Music cash wasted

STEVE DOWNES More than £170,000 of public money has already been wasted on an abandoned plan for a £2m music centre and recording studio for disadvantaged Norfolk people, it emerged yesterday.


More than £170,000 of public money has already been wasted on an abandoned plan for a £2m music centre and recording studio for disadvantaged Norfolk people, it emerged last night.

The sum was part of a £1.6m lottery-funded grant from Arts Council England to Community Music East (CME) nine years ago.

In October, Arts Council England took back around £1.43m of the grant to "reallocate" to good causes after saying it was "not satisfied" with the project's progress.

But documents released to the EDP under freedom of information legislation show that the remaining £170,249 has been spent - and will never be recovered to benefit needy organisations.

The papers reveal that a series of frantic emails were sent between the two organisations throughout 2006 in the lead-up to a make-or-break review by Arts Council England's regional office.

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The papers show how the emails were in vain as officials finally lost patience with CME after nine years of trying to progress the ambitious project - first in a disused King Street warehouse, then in the old studio building at the back of Norwich Theatre Royal.

But much of the critical detail about how and why the project collapsed has not been made available after Arts Council said much of the information was confidential and refused to release it. Arts Council released copies of its letter to CME, informing the company of the decision to retrieve the money - and CME's "frustrated" reply a few weeks later.

Andrea Stark, Arts Council executive director, in a letter dated October 13 2006, wrote: "We have discussed our concerns with you at the key stage review meeting and this letter is to confirm in writing that we are not satisfied that the deliverables have been met.

"We are therefore providing CME written confirmation that the remaining capital grant of £1,425,963 is withdrawn in accordance with the conditions of the award agreement."

The reply from Tony Brown, CME co-chair, dated November 11, says: "We are inevitably frustrated by your decision. I asked myself - and the meeting - what has fundamentally changed in the years since the award was originally made.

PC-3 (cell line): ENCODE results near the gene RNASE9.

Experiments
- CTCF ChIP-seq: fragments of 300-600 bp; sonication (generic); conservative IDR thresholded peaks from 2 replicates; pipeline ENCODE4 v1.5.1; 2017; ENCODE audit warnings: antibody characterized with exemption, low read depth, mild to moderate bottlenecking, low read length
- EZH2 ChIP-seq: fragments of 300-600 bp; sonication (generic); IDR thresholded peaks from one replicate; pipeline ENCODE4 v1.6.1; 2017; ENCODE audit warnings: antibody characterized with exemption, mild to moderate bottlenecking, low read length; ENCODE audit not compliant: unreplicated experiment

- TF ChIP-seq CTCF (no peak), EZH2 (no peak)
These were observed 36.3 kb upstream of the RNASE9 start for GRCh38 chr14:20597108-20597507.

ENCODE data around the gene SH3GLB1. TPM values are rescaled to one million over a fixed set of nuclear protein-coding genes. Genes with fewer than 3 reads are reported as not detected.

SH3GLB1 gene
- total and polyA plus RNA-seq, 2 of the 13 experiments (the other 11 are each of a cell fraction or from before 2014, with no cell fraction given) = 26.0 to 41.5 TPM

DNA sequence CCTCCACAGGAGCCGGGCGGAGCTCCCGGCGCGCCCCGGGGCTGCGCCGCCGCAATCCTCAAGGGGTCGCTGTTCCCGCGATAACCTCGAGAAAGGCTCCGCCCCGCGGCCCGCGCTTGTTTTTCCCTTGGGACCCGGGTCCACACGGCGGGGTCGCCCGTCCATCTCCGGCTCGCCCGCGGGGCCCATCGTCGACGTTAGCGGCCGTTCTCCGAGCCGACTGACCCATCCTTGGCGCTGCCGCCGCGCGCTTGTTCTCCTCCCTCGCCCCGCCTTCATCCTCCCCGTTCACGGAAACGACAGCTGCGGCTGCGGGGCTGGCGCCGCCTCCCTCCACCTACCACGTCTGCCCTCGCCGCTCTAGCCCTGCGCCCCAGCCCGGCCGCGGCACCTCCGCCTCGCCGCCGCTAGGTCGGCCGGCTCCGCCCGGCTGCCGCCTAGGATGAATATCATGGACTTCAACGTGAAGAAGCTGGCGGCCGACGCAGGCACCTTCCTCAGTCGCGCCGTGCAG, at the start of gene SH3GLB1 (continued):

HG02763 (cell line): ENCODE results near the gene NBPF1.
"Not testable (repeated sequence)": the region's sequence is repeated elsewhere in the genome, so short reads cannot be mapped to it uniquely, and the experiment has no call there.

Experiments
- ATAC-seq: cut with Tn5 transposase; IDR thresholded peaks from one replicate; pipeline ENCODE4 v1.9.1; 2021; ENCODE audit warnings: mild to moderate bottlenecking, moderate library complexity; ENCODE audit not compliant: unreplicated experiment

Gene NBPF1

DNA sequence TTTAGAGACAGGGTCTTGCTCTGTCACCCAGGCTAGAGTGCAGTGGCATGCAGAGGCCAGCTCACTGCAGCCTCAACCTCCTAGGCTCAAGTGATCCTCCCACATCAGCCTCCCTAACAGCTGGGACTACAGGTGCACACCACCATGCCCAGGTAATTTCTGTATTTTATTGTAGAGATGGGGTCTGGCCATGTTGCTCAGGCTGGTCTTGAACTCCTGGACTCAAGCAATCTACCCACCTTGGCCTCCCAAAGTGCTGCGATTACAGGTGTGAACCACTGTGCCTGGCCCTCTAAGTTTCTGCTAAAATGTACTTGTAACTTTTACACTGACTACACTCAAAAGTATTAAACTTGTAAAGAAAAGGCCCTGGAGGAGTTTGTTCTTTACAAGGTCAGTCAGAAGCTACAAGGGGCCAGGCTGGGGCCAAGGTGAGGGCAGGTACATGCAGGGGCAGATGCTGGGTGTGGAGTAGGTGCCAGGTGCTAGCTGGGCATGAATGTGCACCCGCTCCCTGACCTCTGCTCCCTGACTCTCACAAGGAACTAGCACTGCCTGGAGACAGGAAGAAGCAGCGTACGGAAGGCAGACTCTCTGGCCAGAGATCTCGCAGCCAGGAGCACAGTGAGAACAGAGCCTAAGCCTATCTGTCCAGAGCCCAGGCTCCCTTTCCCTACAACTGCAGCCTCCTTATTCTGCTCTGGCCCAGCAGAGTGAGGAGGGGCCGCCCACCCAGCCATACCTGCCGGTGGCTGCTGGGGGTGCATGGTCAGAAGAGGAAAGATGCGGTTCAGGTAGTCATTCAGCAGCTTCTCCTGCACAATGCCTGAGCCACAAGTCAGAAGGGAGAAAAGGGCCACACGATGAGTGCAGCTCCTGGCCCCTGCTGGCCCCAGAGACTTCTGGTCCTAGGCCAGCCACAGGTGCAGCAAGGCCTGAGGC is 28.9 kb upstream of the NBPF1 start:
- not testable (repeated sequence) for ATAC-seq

"CME has survived for 20 years, almost twice as long as it had then. The organisation has roughly trebled in size, volume of work and income."

He added: "We have established, and are successfully managing, relationships with key funders, enabling us to capitalise on new opportunities as they arise."

He said CME had proof of its "opportunism, flexibility and resilience", and had "at last identified a source for a substantial amount of the gap funding which has eluded us for so long".

"Against this background," he said, "the intention to withdraw the grant is certainly hard to explain to colleagues and supporters."

In a press release issued after the Arts Council decision, CME director Ben Higham said there was renewed hope for the project.

He said: "With the declared support of our stakeholders and indications of some capital funding, albeit more modest than the lottery award, we now hope to establish a new home providing many of the facilities we had previously expected for the benefit of all our users."

Last night Dr Ian Gibson, MP for Norwich north, called on CME to be "rough and tough" in order to revive the project.

He said: "I think it's very important that we have such a project. I'm quite sure they can make it happen. But I think there are a lot of feelings of 'stars in their eyes' in this enterprise.

"If they need help they should be asking for it from the right sort of people - including MPs. CME has got to be rough and tough to get the support it needs.

"I think they should hold a summit meeting to decide where they go from here."